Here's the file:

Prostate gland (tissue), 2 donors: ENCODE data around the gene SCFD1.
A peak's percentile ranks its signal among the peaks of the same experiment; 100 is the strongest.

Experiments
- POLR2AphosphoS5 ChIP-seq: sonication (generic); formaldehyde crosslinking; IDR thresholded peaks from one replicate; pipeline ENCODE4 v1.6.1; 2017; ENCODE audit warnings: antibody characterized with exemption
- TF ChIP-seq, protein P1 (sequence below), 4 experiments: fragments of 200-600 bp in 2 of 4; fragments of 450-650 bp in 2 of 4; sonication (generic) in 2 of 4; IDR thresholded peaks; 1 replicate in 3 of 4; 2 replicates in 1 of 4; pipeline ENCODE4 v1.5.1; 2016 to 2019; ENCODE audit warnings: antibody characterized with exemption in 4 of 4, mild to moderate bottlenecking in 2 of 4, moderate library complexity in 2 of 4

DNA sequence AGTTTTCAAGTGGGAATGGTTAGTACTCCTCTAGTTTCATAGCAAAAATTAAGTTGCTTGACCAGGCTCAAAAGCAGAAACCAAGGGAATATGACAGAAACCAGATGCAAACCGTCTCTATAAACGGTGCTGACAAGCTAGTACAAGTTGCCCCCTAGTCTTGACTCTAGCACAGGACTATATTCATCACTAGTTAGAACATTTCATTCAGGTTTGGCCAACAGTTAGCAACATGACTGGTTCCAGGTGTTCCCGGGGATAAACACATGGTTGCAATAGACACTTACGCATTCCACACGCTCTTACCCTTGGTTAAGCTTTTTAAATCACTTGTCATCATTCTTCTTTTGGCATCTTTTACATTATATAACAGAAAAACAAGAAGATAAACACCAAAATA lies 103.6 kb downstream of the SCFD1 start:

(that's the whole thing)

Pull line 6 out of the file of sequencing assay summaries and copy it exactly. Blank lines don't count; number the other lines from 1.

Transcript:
DNA sequence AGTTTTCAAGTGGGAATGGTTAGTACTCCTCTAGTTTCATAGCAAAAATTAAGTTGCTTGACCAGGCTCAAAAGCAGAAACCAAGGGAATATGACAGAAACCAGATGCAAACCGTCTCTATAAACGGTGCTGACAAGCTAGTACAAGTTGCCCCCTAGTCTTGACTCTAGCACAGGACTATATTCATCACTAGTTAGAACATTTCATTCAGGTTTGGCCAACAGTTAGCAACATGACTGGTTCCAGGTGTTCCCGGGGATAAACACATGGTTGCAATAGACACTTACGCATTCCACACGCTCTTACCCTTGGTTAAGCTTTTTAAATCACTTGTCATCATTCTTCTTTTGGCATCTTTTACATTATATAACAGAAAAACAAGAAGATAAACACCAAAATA lies 103.6 kb downstream of the SCFD1 start: